Piercing the Veil of Ignorance: Niqab-Wearing Women and the Adjudication of Sexual Assault

AuthorNatasha Bakht
[  ]
chapter four
   , the Western world is at an aston-
ishing historical moment, when women’s clothes are still the subject of
legislation, judicial consideration, and public approbation. A Muslim
woman complainant from Toronto made a request to wear her niqab
while giving testimony in a preliminary inquiry in which she alleged
that two accused sexually assaulted her over a period of several years
when she was a child. e accused’s lawyers objected to the complainant
wearing her niqab, arguing that it interfered with their clients’ rights to
make full answer and defence, including the right to disclosure upon a
preliminary inquiry. eir argument was that to eectively cross-examine
the complainant, they needed to be able to see her face to gauge her reac-
tions to their questions. e previous chapter of this book examined the
presence of niqab-wearing women in courtrooms, arguing that because
demeanour evidence is an unreliable tool for assessing credibility, not
seeing a woman’s face should not obstruct the workings of justice. is
chapter looks more deeply at this question, but does so in the context
* An earlier version of this chapter was published as Natasha Bakht, “In Your Face:
Piercing the Veil of Ignorance About Niqab-Wearing Women” (2015) 24(3) Social and
Legal Studies 419.
[  ]
In Your Face
of sexual assault, arguing that the prosecution and adjudication of the
oence must be more inclusive of the needs of Muslim women who
cover their faces. ough their numbers may be few, adequately respond-
ing to the plight of niqab-wearing women in this context is just and will
serve to ameliorate the workings of the judicial system for all women.
Part I of this chapter addresses women’s experiences with the judicial
system in the context of sexual assault. Just as other feminist reforms
have demonstrated the importance of taking into account more than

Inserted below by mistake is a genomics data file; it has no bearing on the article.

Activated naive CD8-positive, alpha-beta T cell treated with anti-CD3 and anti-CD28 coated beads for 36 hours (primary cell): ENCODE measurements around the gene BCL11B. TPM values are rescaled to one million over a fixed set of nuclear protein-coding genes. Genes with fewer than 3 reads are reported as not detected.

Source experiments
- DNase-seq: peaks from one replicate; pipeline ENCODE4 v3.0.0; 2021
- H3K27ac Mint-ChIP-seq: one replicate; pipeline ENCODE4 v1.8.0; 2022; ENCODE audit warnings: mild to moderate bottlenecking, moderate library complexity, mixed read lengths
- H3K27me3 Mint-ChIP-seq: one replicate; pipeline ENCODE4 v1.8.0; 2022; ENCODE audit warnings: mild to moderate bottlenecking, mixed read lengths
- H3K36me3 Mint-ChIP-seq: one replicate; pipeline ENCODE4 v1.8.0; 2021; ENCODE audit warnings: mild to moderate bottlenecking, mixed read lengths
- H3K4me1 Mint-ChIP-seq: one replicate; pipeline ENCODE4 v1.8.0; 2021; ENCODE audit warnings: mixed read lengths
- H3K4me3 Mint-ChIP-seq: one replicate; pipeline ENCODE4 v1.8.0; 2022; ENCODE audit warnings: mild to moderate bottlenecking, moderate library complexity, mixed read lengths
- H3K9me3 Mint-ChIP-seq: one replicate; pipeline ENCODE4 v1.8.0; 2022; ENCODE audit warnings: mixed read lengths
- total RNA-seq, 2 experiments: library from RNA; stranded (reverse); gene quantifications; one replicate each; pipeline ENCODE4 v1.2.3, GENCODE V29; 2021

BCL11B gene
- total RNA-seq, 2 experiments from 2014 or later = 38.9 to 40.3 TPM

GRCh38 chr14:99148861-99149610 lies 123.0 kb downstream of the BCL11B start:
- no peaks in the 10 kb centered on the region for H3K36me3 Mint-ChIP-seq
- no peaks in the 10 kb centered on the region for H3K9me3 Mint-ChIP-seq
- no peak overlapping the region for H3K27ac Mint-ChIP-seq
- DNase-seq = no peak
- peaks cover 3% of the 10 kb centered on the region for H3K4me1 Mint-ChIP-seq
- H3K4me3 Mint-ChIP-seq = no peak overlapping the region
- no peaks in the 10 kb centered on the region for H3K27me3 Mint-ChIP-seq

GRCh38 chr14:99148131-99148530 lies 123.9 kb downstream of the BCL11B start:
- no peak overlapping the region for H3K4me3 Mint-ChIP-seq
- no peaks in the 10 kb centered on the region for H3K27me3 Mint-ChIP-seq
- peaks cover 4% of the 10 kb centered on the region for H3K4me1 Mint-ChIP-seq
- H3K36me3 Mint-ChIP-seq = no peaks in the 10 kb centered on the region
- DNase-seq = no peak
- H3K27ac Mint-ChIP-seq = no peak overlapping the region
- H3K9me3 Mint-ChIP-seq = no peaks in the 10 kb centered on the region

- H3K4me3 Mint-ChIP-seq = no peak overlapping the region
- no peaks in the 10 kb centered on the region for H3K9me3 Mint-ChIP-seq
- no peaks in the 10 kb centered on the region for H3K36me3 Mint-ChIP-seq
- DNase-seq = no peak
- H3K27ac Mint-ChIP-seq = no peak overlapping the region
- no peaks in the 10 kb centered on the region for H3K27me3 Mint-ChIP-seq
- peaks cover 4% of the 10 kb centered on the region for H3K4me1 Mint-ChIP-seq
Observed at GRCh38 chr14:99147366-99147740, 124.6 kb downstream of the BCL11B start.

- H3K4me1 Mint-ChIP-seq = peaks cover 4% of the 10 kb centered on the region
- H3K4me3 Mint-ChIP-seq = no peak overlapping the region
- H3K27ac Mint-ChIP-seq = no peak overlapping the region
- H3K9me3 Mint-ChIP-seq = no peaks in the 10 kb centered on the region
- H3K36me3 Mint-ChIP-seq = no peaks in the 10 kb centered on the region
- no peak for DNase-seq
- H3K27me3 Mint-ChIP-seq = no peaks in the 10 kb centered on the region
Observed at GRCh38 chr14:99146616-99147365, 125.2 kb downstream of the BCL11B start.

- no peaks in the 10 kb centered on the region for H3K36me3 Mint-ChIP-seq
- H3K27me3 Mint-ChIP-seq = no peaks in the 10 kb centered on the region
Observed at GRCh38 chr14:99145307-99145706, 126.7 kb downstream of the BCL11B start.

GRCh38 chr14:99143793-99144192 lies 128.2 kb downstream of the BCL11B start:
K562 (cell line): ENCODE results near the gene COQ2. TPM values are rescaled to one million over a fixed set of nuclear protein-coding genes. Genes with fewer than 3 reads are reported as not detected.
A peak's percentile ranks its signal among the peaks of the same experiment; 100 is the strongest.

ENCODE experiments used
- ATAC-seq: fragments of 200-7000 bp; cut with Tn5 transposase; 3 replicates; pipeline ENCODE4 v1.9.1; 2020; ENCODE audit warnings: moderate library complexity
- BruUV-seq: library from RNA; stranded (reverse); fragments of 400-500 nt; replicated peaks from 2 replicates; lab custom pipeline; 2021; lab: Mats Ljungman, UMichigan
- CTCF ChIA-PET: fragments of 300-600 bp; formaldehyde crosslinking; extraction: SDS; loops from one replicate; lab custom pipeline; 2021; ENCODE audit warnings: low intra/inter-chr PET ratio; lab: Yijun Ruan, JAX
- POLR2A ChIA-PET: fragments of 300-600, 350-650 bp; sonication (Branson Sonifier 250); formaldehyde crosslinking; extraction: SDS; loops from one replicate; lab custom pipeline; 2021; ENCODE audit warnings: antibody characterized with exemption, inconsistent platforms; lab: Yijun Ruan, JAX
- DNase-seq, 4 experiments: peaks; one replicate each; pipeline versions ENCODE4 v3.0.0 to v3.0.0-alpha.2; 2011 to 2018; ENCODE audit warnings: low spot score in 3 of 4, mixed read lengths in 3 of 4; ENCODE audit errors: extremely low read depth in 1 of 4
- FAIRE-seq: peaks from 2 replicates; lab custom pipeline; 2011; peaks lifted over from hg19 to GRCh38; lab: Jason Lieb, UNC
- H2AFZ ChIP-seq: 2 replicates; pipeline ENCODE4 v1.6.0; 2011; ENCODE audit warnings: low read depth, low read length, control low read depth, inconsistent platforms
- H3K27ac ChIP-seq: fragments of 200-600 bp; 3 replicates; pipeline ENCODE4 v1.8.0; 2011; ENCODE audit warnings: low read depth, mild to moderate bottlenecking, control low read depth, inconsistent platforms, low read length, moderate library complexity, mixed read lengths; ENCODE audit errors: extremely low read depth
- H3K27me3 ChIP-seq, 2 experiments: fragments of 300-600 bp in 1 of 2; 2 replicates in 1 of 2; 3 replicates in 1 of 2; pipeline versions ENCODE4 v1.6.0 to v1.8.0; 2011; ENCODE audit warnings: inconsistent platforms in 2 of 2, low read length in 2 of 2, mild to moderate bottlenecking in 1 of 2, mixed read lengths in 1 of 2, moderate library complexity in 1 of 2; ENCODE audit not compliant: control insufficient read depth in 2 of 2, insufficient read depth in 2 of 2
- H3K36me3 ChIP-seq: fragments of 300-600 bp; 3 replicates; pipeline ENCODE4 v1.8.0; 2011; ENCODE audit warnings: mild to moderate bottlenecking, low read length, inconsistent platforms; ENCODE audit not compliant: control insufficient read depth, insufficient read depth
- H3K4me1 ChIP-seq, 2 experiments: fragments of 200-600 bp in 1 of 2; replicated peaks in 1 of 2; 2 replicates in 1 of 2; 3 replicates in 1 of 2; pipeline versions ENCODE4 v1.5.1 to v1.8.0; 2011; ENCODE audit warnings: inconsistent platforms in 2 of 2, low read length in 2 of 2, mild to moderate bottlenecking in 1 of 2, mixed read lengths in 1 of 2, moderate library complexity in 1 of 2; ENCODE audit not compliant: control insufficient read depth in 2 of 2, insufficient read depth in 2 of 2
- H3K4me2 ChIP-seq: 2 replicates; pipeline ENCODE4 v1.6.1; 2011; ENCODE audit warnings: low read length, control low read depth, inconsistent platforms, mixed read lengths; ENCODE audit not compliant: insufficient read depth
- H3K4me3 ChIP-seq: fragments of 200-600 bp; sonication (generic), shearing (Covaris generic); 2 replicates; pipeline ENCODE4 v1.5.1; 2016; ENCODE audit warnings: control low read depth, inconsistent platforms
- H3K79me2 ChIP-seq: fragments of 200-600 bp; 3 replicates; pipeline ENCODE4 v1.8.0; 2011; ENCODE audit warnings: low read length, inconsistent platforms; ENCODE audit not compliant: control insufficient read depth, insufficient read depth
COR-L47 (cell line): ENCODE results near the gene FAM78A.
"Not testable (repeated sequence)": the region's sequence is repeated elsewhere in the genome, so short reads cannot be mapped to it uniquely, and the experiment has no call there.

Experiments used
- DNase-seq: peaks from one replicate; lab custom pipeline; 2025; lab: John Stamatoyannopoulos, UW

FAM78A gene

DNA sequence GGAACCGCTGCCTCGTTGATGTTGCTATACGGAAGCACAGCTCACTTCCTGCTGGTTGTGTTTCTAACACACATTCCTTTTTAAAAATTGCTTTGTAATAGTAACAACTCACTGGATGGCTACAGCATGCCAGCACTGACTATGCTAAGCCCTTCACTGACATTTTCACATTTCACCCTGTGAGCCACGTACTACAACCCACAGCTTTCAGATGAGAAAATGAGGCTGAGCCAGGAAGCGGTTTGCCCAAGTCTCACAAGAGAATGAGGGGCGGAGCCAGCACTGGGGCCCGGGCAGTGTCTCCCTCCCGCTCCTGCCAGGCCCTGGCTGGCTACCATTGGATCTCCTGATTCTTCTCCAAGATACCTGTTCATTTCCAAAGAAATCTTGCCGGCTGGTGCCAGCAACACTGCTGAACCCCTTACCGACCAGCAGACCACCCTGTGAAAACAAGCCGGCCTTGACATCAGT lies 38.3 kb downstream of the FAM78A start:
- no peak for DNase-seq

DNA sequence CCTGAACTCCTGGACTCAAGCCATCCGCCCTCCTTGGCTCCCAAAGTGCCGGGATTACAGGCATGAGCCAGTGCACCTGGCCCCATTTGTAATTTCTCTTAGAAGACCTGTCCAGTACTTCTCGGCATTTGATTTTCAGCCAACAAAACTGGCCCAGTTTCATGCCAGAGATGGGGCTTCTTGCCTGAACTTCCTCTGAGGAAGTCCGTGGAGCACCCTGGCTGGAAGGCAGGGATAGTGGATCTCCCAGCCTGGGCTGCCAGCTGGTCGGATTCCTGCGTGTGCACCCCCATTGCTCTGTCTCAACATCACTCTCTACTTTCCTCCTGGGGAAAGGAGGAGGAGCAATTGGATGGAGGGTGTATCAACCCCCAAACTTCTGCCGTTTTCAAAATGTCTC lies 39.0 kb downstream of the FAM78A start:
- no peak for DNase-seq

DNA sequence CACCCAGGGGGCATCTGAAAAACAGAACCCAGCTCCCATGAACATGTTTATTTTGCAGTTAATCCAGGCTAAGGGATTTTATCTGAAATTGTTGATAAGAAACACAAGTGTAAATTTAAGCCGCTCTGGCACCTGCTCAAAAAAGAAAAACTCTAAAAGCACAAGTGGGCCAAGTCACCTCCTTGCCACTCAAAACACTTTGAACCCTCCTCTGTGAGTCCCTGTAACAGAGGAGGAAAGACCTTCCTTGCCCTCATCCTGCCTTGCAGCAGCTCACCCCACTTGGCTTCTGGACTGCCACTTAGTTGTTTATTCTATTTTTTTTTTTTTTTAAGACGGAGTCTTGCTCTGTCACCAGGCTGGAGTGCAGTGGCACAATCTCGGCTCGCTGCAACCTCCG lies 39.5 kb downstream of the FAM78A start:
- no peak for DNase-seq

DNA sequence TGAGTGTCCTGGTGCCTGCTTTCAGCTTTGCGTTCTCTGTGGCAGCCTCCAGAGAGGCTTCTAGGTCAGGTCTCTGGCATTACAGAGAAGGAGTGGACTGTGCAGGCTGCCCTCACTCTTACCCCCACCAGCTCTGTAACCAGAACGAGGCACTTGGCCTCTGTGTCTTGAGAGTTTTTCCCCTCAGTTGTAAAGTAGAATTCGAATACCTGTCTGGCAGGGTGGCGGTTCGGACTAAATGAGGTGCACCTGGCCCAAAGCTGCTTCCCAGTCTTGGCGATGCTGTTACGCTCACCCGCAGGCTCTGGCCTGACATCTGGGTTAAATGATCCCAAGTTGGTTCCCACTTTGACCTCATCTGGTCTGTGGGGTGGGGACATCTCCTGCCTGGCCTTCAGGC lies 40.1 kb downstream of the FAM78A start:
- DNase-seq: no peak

simply the accused’s rights in a sexual assault trial, I will argue that a
Muslim woman’s rights to equality, security of the person, and religious
freedom are equally deserving of serious consideration. Part II closely
examines the aforementioned Canadian case in which a niqab-wearing
sexual assault complainant wished to testify in her usual clothing. e
majority decision by the Supreme Court of Canada in R v NS is analyzed
and compared with a New Zealand case, Police v Razamjoo, in which the
issue of niqab-wearing women in courtrooms was also raised. e judges
in these cases attempt to accommodate the niqab to some extent in keep-
ing with each nation’s policy of normative multiculturalism. Yet, they
do not go far enough in protecting the rights of women who wear face
veils. Part III analyzes problematic judicial interpretations that refuse to
include niqab-wearing women in courtrooms. e concurrence in R v NS
is contrasted with an English case, e Queen v D(R), where the accused
was a niqab-wearing woman. ese cases illustrate the impossible situa-
tion facing women who wear face veils, permitting dubious protestations
that certain requests for inclusion have gone too far.
    area of law that has been fraught with mis-
ogyny and racism. While eorts to reverse this trend have been enor-
mous, real, practical, on-the-ground change has been slow. It has already
been amply documented that the oence of sexual assault is most often
perpetrated by men against women. Sexual assault, for the most part,
goes unreported, and the prosecution and conviction rates for sexual
assault are among the lowest of all violent crimes. We must consider that

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